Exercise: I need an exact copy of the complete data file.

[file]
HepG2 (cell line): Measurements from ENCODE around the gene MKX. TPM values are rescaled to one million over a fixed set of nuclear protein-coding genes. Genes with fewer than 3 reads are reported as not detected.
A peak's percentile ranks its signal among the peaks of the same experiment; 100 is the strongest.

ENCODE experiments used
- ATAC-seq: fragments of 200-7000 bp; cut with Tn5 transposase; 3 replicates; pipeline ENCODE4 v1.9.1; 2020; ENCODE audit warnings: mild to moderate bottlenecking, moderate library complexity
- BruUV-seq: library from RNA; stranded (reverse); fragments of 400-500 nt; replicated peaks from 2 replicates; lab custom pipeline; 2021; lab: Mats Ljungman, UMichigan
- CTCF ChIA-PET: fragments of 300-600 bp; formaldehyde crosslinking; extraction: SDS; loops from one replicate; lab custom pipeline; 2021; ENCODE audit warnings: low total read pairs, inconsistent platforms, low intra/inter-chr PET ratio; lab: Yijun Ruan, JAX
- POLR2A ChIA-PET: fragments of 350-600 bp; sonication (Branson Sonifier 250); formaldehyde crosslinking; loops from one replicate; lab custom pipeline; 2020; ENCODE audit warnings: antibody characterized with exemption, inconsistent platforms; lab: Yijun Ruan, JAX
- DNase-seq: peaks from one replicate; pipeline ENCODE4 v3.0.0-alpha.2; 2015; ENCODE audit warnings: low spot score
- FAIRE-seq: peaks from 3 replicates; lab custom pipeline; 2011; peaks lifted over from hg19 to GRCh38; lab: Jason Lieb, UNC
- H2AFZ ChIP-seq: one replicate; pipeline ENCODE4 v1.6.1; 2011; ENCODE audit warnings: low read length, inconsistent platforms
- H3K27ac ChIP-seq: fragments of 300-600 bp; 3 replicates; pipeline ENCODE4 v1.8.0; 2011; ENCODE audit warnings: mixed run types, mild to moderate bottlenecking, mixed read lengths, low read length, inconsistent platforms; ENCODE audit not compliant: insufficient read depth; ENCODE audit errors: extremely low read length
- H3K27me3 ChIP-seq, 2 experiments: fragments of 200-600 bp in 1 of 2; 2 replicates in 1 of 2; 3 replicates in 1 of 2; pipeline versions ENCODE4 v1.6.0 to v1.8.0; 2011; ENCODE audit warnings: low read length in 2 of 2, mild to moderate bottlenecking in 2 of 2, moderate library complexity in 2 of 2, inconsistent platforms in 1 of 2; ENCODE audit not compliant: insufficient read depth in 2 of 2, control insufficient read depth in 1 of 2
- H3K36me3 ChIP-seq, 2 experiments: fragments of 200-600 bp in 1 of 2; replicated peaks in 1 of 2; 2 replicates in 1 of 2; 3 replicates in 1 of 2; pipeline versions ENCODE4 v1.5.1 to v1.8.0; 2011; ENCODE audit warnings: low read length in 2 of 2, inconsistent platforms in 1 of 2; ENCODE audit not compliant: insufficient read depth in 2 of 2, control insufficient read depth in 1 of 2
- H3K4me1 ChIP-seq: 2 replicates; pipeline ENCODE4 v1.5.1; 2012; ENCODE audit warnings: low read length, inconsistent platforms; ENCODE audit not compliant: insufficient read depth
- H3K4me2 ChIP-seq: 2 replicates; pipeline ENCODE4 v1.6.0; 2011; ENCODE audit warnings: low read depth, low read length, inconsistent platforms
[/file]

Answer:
HepG2 (cell line): Measurements from ENCODE around the gene MKX. TPM values are rescaled to one million over a fixed set of nuclear protein-coding genes. Genes with fewer than 3 reads are reported as not detected.
A peak's percentile ranks its signal among the peaks of the same experiment; 100 is the strongest.

ENCODE experiments used
- ATAC-seq: fragments of 200-7000 bp; cut with Tn5 transposase; 3 replicates; pipeline ENCODE4 v1.9.1; 2020; ENCODE audit warnings: mild to moderate bottlenecking, moderate library complexity
- BruUV-seq: library from RNA; stranded (reverse); fragments of 400-500 nt; replicated peaks from 2 replicates; lab custom pipeline; 2021; lab: Mats Ljungman, UMichigan
- CTCF ChIA-PET: fragments of 300-600 bp; formaldehyde crosslinking; extraction: SDS; loops from one replicate; lab custom pipeline; 2021; ENCODE audit warnings: low total read pairs, inconsistent platforms, low intra/inter-chr PET ratio; lab: Yijun Ruan, JAX
- POLR2A ChIA-PET: fragments of 350-600 bp; sonication (Branson Sonifier 250); formaldehyde crosslinking; loops from one replicate; lab custom pipeline; 2020; ENCODE audit warnings: antibody characterized with exemption, inconsistent platforms; lab: Yijun Ruan, JAX
- DNase-seq: peaks from one replicate; pipeline ENCODE4 v3.0.0-alpha.2; 2015; ENCODE audit warnings: low spot score
- FAIRE-seq: peaks from 3 replicates; lab custom pipeline; 2011; peaks lifted over from hg19 to GRCh38; lab: Jason Lieb, UNC
- H2AFZ ChIP-seq: one replicate; pipeline ENCODE4 v1.6.1; 2011; ENCODE audit warnings: low read length, inconsistent platforms
- H3K27ac ChIP-seq: fragments of 300-600 bp; 3 replicates; pipeline ENCODE4 v1.8.0; 2011; ENCODE audit warnings: mixed run types, mild to moderate bottlenecking, mixed read lengths, low read length, inconsistent platforms; ENCODE audit not compliant: insufficient read depth; ENCODE audit errors: extremely low read length
- H3K27me3 ChIP-seq, 2 experiments: fragments of 200-600 bp in 1 of 2; 2 replicates in 1 of 2; 3 replicates in 1 of 2; pipeline versions ENCODE4 v1.6.0 to v1.8.0; 2011; ENCODE audit warnings: low read length in 2 of 2, mild to moderate bottlenecking in 2 of 2, moderate library complexity in 2 of 2, inconsistent platforms in 1 of 2; ENCODE audit not compliant: insufficient read depth in 2 of 2, control insufficient read depth in 1 of 2
- H3K36me3 ChIP-seq, 2 experiments: fragments of 200-600 bp in 1 of 2; replicated peaks in 1 of 2; 2 replicates in 1 of 2; 3 replicates in 1 of 2; pipeline versions ENCODE4 v1.5.1 to v1.8.0; 2011; ENCODE audit warnings: low read length in 2 of 2, inconsistent platforms in 1 of 2; ENCODE audit not compliant: insufficient read depth in 2 of 2, control insufficient read depth in 1 of 2
- H3K4me1 ChIP-seq: 2 replicates; pipeline ENCODE4 v1.5.1; 2012; ENCODE audit warnings: low read length, inconsistent platforms; ENCODE audit not compliant: insufficient read depth
- H3K4me2 ChIP-seq: 2 replicates; pipeline ENCODE4 v1.6.0; 2011; ENCODE audit warnings: low read depth, low read length, inconsistent platforms